Smart cards

Andreas Schwier at
Thu Dec 13 10:48:52 CET 2018

> I agree that smartphones are not safe, but I am not particularly in favor of smartcards, dongles, and security tokens like yubikeys, either.
> Any kind of special-purpose cryptographic *hardware* is essentially proprietary, and too attractive and soft a target for various nations' spy agencies to covertly backdoor. "Don't look at me! I've got something to hide, and nowhere to protect it!"

So you really believe that international payment organizations or mobile
network operators worldwide or border control authorities rely their
risk management on a piece of hardware from well known chip manufacturer
that could easily be subverted by a national security agency ?

I you believe that, then an Intel Management Engine, a ARM Trust Zone or
the baseband processor in mobile phone isn't anything better. Then it
doesn't help if your software is open source, because your keys are
"open source" as well.

I've been working in the smart card industry for over 30 years now and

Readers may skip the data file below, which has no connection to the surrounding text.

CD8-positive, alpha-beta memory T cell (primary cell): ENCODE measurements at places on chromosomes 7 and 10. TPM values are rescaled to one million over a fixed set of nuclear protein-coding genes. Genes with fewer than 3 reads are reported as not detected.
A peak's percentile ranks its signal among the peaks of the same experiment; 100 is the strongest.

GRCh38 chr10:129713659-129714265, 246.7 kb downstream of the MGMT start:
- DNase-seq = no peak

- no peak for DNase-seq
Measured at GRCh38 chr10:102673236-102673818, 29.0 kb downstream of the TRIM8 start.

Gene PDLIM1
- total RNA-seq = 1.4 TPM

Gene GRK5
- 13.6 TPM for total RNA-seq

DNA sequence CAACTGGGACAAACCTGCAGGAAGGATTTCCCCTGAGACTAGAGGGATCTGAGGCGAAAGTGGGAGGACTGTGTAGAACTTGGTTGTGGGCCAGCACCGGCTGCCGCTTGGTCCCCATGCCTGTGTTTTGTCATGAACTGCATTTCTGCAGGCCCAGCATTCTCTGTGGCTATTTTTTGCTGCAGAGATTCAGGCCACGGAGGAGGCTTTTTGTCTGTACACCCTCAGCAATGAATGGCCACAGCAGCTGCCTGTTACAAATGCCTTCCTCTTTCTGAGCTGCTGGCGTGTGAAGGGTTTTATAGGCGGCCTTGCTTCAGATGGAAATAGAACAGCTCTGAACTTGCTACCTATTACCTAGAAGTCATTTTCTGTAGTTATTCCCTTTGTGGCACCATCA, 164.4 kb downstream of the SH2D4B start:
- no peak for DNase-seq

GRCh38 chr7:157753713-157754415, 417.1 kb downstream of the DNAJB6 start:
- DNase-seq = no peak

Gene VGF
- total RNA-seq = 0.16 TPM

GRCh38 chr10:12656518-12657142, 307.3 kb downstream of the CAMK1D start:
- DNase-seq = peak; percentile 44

the tale of subverted smart card chips has been around for ages. It's
one of the often told myths - but there hasn't been any evidence that
this has already happened.

Yes, this technology is far from being perfect and so are people
implementing code of those devices. We've seen a number of security
flaws in smart card systems, that is unfortunately true. Still, I would
rely on a smart card well designed for the purpose of keeping things secret.

> There's a secure phone on the President's desk, and not even the Secret Service can say it's all that "secure."
Fact or fiction ?

> Open-source cryptographic software that runs on general purpose computer hardware is generally much more difficult to backdoor.
And why ?

> If you plug some little doohickey or thingamagig into your computer to do *crypto*, of all things, your computer is liable to become infected with spyware over the USB bus via BadUSB and various firmware- and device-related security vulnerabilities.
But that has nothing to do with smart cards.


I believe you are working for one of those nations' spy agencies and are
unable to break in. So you want us to believe that those devices can be
broken. so we leave our keys unprotected. Sounds absurd ?


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